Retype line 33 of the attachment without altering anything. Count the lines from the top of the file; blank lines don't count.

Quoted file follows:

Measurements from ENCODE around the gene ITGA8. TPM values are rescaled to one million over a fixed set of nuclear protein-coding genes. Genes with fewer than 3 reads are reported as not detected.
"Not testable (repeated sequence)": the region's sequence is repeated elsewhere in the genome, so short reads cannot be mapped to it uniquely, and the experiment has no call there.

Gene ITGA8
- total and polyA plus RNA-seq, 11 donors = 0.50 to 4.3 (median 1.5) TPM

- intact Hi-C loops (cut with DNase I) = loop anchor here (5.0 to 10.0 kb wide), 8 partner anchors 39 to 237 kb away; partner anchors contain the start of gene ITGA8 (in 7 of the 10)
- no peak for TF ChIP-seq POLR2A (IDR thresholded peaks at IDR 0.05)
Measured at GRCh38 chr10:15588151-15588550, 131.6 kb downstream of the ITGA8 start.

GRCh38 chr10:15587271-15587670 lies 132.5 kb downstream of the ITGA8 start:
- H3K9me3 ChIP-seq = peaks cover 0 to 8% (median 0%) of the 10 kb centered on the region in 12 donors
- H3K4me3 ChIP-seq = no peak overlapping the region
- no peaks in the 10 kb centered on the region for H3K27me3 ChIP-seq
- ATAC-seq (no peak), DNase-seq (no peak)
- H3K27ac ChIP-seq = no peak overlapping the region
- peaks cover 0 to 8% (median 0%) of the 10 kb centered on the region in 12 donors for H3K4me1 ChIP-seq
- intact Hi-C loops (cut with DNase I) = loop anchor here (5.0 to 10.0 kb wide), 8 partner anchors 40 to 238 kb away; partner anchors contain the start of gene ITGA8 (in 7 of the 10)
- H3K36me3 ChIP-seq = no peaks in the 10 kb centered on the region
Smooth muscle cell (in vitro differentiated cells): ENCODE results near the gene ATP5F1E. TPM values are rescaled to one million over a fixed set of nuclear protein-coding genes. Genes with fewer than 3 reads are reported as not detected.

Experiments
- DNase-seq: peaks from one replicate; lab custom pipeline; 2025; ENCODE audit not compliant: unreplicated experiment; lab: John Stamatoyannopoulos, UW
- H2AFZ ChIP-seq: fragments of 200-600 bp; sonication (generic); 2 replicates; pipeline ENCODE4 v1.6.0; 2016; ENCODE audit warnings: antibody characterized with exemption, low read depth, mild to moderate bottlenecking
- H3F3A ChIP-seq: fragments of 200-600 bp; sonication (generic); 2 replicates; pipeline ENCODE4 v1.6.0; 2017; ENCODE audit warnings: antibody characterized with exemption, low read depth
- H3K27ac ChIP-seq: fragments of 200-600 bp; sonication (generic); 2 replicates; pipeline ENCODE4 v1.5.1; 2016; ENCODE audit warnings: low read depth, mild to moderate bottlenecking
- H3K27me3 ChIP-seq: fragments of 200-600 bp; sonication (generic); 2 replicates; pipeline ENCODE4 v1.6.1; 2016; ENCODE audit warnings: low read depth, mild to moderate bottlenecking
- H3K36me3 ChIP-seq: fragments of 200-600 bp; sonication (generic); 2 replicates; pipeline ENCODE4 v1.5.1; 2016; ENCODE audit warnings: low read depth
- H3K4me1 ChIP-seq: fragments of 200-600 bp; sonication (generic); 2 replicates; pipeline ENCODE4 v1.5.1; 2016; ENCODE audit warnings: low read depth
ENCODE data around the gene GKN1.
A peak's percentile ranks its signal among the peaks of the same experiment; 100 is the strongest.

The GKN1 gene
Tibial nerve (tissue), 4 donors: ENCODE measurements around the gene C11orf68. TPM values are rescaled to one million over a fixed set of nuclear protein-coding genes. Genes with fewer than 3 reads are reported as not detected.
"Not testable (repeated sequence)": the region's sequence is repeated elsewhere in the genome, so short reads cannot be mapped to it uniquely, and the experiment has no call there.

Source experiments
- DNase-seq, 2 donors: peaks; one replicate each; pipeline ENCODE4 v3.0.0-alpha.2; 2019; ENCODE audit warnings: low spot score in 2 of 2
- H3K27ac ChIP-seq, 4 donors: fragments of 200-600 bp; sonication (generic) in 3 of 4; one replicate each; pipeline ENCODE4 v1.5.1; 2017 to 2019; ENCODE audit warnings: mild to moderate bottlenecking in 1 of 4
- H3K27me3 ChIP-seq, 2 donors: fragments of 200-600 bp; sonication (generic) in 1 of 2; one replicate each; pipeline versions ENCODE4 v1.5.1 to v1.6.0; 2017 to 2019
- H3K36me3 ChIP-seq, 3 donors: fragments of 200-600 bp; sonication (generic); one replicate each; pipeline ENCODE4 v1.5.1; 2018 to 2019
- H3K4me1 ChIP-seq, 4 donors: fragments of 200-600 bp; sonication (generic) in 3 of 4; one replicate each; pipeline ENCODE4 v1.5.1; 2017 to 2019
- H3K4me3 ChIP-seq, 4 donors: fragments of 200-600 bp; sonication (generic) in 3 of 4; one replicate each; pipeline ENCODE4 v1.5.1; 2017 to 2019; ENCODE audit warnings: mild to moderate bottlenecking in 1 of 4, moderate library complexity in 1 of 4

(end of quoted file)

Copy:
- H3K27ac ChIP-seq, 4 donors: fragments of 200-600 bp; sonication (generic) in 3 of 4; one replicate each; pipeline ENCODE4 v1.5.1; 2017 to 2019; ENCODE audit warnings: mild to moderate bottlenecking in 1 of 4